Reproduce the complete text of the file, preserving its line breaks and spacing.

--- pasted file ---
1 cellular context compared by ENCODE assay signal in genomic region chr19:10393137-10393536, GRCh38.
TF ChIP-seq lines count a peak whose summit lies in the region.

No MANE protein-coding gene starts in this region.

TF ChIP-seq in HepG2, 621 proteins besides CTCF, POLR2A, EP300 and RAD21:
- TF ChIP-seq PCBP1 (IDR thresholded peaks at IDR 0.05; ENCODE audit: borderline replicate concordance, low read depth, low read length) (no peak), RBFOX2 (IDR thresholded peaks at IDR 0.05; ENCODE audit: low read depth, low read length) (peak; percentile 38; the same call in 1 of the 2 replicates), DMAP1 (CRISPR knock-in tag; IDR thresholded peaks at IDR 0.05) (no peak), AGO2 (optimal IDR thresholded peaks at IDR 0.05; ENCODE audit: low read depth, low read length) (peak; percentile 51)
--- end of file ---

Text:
1 cellular context compared by ENCODE assay signal in genomic region chr19:10393137-10393536, GRCh38.
TF ChIP-seq lines count a peak whose summit lies in the region.

No MANE protein-coding gene starts in this region.

TF ChIP-seq in HepG2, 621 proteins besides CTCF, POLR2A, EP300 and RAD21:
- TF ChIP-seq PCBP1 (IDR thresholded peaks at IDR 0.05; ENCODE audit: borderline replicate concordance, low read depth, low read length) (no peak), RBFOX2 (IDR thresholded peaks at IDR 0.05; ENCODE audit: low read depth, low read length) (peak; percentile 38; the same call in 1 of the 2 replicates), DMAP1 (CRISPR knock-in tag; IDR thresholded peaks at IDR 0.05) (no peak), AGO2 (optimal IDR thresholded peaks at IDR 0.05; ENCODE audit: low read depth, low read length) (peak; percentile 51)